Breast Cancer Risk Reduction

26 Jun 2017 in

A recent report by Carlo La Vecchia, head of the department of epidemiology at the University of Milan, indicated that if women were to eat less and exercise more, their risk of developing breast cancer would be reduced by as much as 30 percent. Their findings, which are in general agreement with multiple other studies, indicate that regular, vigorous exercise and maintenance of normal weight are associated with significant reduction in the risk of developing breast cancer. This is a very important finding and deserves the attention it is receiving.  It is common for both physicians and patients to blame cancer diagnoses on unavoidable influences, such as family history, or some yet to be identified environmental factor, such as DDT or Electromagnetic Radiation (EMR).

Thinking of breast cancer as a disease that may be influenced by our behavior is a positive way of dealing with the issue.  Since being a woman is the single biggest risk factor for developing breast cancer, and the average life­time risk for a woman is one in eight, all women should be aware of the things they can do to lower their  risk.  The data seems very convincing: maintaining a normal weight and exercising regularly not only provide protection against heart disease, but also reduce your risk of getting breast cancer.  Other risk reduction factors:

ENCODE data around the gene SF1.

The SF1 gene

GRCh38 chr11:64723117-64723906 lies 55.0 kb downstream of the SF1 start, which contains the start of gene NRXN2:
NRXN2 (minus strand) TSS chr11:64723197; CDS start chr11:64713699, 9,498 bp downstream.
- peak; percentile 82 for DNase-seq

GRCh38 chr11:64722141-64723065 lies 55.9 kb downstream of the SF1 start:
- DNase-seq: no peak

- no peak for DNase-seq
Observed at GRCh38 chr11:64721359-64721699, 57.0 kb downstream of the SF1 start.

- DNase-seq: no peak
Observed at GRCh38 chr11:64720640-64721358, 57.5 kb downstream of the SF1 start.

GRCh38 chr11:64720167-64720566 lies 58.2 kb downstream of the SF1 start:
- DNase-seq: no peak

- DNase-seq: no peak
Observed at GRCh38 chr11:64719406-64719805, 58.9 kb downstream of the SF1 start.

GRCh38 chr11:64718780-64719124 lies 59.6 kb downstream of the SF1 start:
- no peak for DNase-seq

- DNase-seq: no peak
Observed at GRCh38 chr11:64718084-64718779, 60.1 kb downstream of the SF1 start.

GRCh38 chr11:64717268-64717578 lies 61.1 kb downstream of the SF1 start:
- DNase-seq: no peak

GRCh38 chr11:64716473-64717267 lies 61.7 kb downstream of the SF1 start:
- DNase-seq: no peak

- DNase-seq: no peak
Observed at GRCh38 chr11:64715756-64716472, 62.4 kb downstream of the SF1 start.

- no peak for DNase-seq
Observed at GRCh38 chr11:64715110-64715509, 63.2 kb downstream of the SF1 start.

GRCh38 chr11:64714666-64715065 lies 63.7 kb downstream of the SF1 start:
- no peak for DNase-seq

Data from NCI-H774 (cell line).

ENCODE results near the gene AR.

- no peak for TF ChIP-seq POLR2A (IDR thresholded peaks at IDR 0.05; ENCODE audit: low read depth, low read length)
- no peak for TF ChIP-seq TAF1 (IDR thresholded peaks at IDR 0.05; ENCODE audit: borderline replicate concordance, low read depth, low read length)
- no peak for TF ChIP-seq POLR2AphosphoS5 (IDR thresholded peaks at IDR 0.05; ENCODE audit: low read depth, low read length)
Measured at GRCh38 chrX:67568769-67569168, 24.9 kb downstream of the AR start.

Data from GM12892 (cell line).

• Limit alcohol: A link exists between alcohol consumption and the risk of developing breast cancer.  It has been estimated that women who drink more than 3 ounces of alcohol per week (wine, beer, mixed drinks) may increase their risk for developing breast cancer by more than 10 percent. Higher levels of intact of alcohol are associated with further increase of risk of developing breast cancer.
  • Limit hormone exposure after menopause: Although short-term use of hormone replacement after menopause is safe, long-term use of hormones increases certain risks.
  • High Fat Diets: There is data demonstrating that reducing the fat content of your diet results in modest reductions in breast cancer risk.  It also helps to reduce your risk of other diseases, such as heart disease, and helps with weight control.
  • Menopause: Menopausal women should consult with their physicians about the pro and cons hormone replacement treatment.
  • Risk Assessment: Women with a strong family history of breast or ovarian cancer should be evaluated in a risk assessment program. Learn more about our Risk Assessment program.

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